North Korea orders mass production of new ballistic missile capable of striking Japan and major US military bases

Dictator Kim Jong-un says missile meets all required technical specifications and should now be deployed to the Korean People's Army strategic battle unit

Samuel Osborne
Monday 22 May 2017 10:17
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North Korea test fires medium-range ballistic missile Pukguksong-2, which flew about 500km (310 miles) and reached a height of 560km (350 miles) before plunging into the Pacific Ocean
North Korea test fires medium-range ballistic missile Pukguksong-2, which flew about 500km (310 miles) and reached a height of 560km (350 miles) before plunging into the Pacific Ocean

North Korea has said it is ready to begin mass production of a new medium-range ballistic missile capable of reaching Japan and major US military bases.

The North fired the missile into waters off its east coast on Sunday, its second weapons test in a week.

The solid-fuel Pukguksong-2 (Poseidon-2) missile flew about 500km (310 miles) and reached a height of 560km (350 miles) before plunging into the Pacific Ocean.

Kim Jong-un supervised the test, which confirmed reliable late-stage guidance of the warhead and the functioning of a solid-fuel engine, the KCNA state news agency said.

North Korean dictator Kim Jong-un inspects the medium-range ballistic missile Pukguksong-2's launch test

It quoted Kim as saying the Pukguksong-2 met all the required technical specifications so should now be mass-produced and deployed to the Korean People's Army strategic battle unit.

“Saying with pride that the missile's rate of hits is very accurate and Pukguksong-2 is a successful strategic weapon, he approved the deployment of this weapon system for action,” KCNA said, quoting Kim.

The launch verified the reliability and accuracy of the solid fuel engine’s operation and stage separation and the late-stage guidance of the nuclear warhead which was recorded by a device mounted on the warhead, the report added.

“Viewing the images of the Earth being sent real-time from the camera mounted on the ballistic missile, Supreme leader Kim Jong-un said it feels grand to look at the Earth from the rocket we launched and the entire world looks so beautiful.”

High possibility of war with North Korea, warns new South Korean president

Pyongyang has defied all calls to rein in its nuclear and missile programmes, even from China, its lone major ally, saying the weapons are needed for defence against US aggression.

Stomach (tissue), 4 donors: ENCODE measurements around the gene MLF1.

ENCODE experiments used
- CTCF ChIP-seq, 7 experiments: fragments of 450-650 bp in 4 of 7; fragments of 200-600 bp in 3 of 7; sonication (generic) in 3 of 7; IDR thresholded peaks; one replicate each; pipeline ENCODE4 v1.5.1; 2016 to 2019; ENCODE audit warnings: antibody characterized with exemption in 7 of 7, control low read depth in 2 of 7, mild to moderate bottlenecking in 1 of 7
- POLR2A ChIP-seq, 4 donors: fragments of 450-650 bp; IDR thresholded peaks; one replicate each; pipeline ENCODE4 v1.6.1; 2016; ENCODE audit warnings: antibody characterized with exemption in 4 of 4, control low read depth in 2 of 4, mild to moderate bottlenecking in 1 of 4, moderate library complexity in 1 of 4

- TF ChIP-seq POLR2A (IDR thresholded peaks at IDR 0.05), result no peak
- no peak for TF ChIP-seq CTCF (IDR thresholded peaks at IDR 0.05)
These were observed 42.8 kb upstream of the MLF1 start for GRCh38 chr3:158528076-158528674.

The UN Security Council is due to meet on Tuesday to discuss the latest test, which defies Security Council resolutions and sanctions.

President Trump has warned a “major, major conflict” with North Korea is possible, and in a show of force, sent the USS Carl Vinson aircraft carrier strike group to Korean waters to conduct drills with South Korea and Japan.

Rex Tillerson, the US Secretary of State, said economic and diplomatic pressure would continue.

“We cannot absolutely tolerate the missile launch on May 21 and repeated provocative remarks and actions by North Korea,” Yoshihide Suga, Japan's chief cabinet secretary, said.

“It is important to lower North Korea's foreign currency earnings and prevent nuclear missile related shipment and technological transfer in order to prevent North Korea's nuclear missile development. We will fully implement our own sanctions against North Korea.”

China repeated its call for all parties to exercise restraint to not let tension mount further.

North Korea testfires an underwater strategic submarine ballistic missile (file image, EPA)

The use of solid fuel presents advantages for weapons because the fuel is more stable and can be transported easily in the missile’s tank allowing for a launch at very short notice.

“For military purposes, solid-fuelled missiles have the advantage that they have the fuel loaded in them and can be launched quickly after they are moved to a launch site,” David Wright, co-director of the Global Security Program at the US-based Union of Concerned Scientists, wrote in a blog post.

“Building large solid missiles is difficult,” he said, adding it took decades for major superpowers such as France and China to go from a medium-range missile to an intercontinental ballistic missile.

South Korea’s military said the test provided more “meaningful data” for the North's missile programme but whether the North mastered the re-entry technology for the warhead needs additional analysis.

The reclusive state has been working to develop a nuclear-tipped missile capable of striking the US mainland and on Saturday said it had developed the capability, although Western missile experts say the claim is exaggerated.

Some experts believe it will be 2030 or later for the North to develop the technology. But KCNA said last week’s missile test put Hawaii and Alaska within range.

North Korea regularly threatens to destroy the United States which it accuses of preparing for an invasion.

South Korea hosts 28,500 US troops to counter the threat from the North: a legacy of the Korean War, which ended in a truce rather than a peace treaty.

Additional reporting by agencies

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